New US price rises will once again prove that consumers value the service and its content but, by stealth, SVOD is no longer 'cheap'

January 2022 is a decade since Netflix launched in the UK. The pace of the change in the local sector that it drives and rides is astounding, and while its efforts to embrace industry responsibility are noticeable, more will be continually asked of it

Ongoing supply difficulties for PlayStation and Xbox through 2022 and beyond will result in the install base for the generation being permanently impacted. It raises the question: if you can’t buy a console are they even relevant?

VR will stage a comeback this year, as Quest 2 has its highest sales ever, the category will find new appeal from game (and metaverse) developers. If a rumoured Apple VR/AR headset eventuates, expect white-hot interest

Netflix will make strides in its games service―but mostly behind the scenes to deliver a once in a decade transformation of the industry. Don’t rule out a critical and exclusive mobile hit

The UK net neutrality rules are up for review; as usual, the operators are pressuring for relaxation, and there are strong arguments that the competitiveness of UK telecoms markets make such rules innovation-quashing with no consumer benefit.

The chances of mainstream video content providers producing a windfall for telcos are slim, but there are a host of more intensely commercial content providers which have far greater potential to pay extra money for higher quality content delivery.

Future services such as virtual and augmented reality will stretch even FTTP/5G networks; allowing the telcos to develop custom business models to facilitate their delivery may well speed up the development and implementation of the metaverse in the UK.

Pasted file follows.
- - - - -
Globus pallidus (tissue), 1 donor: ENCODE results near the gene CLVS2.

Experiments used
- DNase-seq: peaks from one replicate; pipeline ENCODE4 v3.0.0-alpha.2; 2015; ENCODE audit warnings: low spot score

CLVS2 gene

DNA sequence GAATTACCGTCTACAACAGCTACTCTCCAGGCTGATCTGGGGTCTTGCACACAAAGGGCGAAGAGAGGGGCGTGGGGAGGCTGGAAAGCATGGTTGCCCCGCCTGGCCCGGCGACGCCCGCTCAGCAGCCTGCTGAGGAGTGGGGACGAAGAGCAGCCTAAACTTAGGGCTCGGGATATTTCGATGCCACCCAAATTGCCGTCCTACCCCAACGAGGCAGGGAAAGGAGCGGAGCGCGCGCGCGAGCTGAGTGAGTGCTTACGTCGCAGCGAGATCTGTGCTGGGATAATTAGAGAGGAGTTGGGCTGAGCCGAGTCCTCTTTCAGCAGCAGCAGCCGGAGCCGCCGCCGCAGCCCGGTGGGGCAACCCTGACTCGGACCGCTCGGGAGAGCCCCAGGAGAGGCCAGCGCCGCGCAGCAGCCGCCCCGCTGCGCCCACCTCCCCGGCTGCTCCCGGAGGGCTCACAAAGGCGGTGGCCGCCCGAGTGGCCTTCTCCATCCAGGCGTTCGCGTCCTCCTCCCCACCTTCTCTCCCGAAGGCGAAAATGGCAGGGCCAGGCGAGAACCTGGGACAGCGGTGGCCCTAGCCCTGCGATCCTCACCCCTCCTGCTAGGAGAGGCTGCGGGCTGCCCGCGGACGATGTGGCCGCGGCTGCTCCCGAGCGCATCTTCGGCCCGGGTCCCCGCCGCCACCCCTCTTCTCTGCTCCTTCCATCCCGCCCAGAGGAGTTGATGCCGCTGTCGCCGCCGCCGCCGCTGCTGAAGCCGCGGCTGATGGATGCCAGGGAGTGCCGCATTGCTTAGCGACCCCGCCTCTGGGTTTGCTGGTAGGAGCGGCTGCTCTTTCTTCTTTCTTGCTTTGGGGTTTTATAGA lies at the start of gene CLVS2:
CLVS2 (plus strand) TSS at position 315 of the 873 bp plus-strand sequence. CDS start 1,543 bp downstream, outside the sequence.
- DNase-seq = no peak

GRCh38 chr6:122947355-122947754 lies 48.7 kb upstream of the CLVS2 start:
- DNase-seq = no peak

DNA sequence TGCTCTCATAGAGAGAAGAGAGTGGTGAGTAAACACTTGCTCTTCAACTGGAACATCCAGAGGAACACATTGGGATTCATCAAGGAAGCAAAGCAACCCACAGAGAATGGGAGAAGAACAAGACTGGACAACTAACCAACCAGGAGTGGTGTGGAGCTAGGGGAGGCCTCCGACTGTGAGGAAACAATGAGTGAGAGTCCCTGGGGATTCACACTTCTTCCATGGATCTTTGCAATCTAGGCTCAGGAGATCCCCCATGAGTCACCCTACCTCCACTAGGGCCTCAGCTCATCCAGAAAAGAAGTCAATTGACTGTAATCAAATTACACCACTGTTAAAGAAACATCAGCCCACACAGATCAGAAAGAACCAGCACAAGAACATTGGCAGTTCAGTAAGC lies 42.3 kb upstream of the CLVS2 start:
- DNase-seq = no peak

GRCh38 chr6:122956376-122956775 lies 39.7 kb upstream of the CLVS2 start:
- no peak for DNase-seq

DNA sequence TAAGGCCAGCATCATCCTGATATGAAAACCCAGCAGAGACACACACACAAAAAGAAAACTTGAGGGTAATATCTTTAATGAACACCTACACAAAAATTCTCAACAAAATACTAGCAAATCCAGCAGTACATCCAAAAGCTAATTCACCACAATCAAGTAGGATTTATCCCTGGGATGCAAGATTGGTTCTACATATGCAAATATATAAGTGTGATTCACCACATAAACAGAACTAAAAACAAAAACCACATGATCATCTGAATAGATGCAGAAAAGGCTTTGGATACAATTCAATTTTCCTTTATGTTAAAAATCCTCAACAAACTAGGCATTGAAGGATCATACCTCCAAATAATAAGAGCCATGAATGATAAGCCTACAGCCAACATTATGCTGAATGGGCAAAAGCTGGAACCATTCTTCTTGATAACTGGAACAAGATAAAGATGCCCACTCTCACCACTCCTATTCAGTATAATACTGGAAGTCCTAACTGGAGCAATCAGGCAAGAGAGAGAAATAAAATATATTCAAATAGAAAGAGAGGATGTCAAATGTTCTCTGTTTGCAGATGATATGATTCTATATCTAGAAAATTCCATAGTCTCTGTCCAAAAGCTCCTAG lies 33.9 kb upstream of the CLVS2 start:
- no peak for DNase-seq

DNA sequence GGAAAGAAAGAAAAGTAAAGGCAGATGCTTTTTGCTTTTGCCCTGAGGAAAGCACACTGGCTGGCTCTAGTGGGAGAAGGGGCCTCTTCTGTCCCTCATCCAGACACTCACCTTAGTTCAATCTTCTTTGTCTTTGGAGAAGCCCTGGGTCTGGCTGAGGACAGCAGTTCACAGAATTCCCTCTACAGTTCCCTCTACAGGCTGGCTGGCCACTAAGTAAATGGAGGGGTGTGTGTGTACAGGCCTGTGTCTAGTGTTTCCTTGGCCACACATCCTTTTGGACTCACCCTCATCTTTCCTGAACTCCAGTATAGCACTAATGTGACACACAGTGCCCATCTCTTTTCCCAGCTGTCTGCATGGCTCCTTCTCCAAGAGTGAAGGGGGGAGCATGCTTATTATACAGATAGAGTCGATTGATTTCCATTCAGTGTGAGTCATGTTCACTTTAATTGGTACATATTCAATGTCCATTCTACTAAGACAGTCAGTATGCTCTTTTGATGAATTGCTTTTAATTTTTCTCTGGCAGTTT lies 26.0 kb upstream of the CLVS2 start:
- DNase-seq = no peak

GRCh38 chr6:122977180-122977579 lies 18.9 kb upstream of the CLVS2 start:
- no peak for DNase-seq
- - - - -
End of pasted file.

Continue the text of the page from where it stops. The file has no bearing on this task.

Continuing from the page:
Netflix has moved into the third stage of its COVID narrative, with growth back and residual benefits from lockdown banked

Squid Game proves that the Netflix UI can set the zeitgeist but with that power comes sobering responsibilities, such as increased regulatory obligations and an understanding that internal issues have the potential to become very public problems

With subscriber growth no longer the most effective story to emphasise in maturing markets, it appears that a shift in narrative from subscriber adds to engagement has begun

Netflix’s decision to launch games as part of the subscription bundle is smart business: rewarding current subscribers, leveraging its IP, and signalling that subscription is the best long-term revenue model in the games space. 

Expect technological innovation to be central to Netflix’s ambitions with games. Netflix will make it easier for different game experiences to occur, and ways to attract external developers will inevitably follow. 

For Disney, Netflix just made the battle for customers more difficult and more expensive.  Disney will need to make hard decisions about how to approach the games business—something it has shown before it finds difficult to do. 

Epic Games, maker of mega-hit Fortnite, sued Apple over alleged antitrust violations around App Store rules and Apple’s 30% tax on in-app transactions. A decision could come soon, though it will be contested on appeal.

The implications of the case could be far-reaching, as Apple and other tech companies like Google design their platforms to extract high-margin revenue from the transactions they facilitate, including news subscriptions: a five-year basic in-app subscription to The Times costs £885, of which Apple takes £158. 

It comes in the context of a flurry of debate and decisions around tech antitrust and consumer protection: new laws may ultimately be needed, but regulators in the US and UK are proving they can be creative with their existing tools.